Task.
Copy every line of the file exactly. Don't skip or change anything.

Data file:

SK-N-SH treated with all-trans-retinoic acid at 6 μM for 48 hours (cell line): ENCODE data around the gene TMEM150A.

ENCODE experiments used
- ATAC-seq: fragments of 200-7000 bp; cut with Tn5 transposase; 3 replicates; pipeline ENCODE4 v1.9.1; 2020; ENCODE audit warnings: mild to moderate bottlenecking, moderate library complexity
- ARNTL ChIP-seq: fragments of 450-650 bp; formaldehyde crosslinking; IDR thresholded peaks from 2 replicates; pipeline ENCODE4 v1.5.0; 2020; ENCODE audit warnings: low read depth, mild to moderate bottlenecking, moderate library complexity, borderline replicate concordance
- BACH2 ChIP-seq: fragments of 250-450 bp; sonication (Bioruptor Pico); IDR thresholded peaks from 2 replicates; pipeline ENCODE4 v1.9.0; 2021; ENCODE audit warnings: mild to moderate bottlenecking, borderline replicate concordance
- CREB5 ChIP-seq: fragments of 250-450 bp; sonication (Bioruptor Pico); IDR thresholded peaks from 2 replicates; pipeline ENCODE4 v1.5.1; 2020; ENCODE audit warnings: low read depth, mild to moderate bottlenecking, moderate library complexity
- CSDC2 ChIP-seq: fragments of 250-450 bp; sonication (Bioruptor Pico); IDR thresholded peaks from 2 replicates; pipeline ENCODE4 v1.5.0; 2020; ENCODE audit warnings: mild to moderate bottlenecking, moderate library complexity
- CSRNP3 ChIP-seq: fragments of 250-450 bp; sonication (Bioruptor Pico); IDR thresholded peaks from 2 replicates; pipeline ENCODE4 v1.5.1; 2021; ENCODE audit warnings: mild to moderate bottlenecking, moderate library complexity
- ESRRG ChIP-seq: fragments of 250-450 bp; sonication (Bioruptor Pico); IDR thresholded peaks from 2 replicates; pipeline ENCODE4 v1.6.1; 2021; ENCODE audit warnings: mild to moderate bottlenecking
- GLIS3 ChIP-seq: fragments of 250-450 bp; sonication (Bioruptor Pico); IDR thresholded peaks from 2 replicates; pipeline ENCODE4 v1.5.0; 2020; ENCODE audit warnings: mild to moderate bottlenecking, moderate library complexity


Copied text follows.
SK-N-SH treated with all-trans-retinoic acid at 6 μM for 48 hours (cell line): ENCODE data around the gene TMEM150A.

ENCODE experiments used
- ATAC-seq: fragments of 200-7000 bp; cut with Tn5 transposase; 3 replicates; pipeline ENCODE4 v1.9.1; 2020; ENCODE audit warnings: mild to moderate bottlenecking, moderate library complexity
- ARNTL ChIP-seq: fragments of 450-650 bp; formaldehyde crosslinking; IDR thresholded peaks from 2 replicates; pipeline ENCODE4 v1.5.0; 2020; ENCODE audit warnings: low read depth, mild to moderate bottlenecking, moderate library complexity, borderline replicate concordance
- BACH2 ChIP-seq: fragments of 250-450 bp; sonication (Bioruptor Pico); IDR thresholded peaks from 2 replicates; pipeline ENCODE4 v1.9.0; 2021; ENCODE audit warnings: mild to moderate bottlenecking, borderline replicate concordance
- CREB5 ChIP-seq: fragments of 250-450 bp; sonication (Bioruptor Pico); IDR thresholded peaks from 2 replicates; pipeline ENCODE4 v1.5.1; 2020; ENCODE audit warnings: low read depth, mild to moderate bottlenecking, moderate library complexity
- CSDC2 ChIP-seq: fragments of 250-450 bp; sonication (Bioruptor Pico); IDR thresholded peaks from 2 replicates; pipeline ENCODE4 v1.5.0; 2020; ENCODE audit warnings: mild to moderate bottlenecking, moderate library complexity
- CSRNP3 ChIP-seq: fragments of 250-450 bp; sonication (Bioruptor Pico); IDR thresholded peaks from 2 replicates; pipeline ENCODE4 v1.5.1; 2021; ENCODE audit warnings: mild to moderate bottlenecking, moderate library complexity
- ESRRG ChIP-seq: fragments of 250-450 bp; sonication (Bioruptor Pico); IDR thresholded peaks from 2 replicates; pipeline ENCODE4 v1.6.1; 2021; ENCODE audit warnings: mild to moderate bottlenecking
- GLIS3 ChIP-seq: fragments of 250-450 bp; sonication (Bioruptor Pico); IDR thresholded peaks from 2 replicates; pipeline ENCODE4 v1.5.0; 2020; ENCODE audit warnings: mild to moderate bottlenecking, moderate library complexity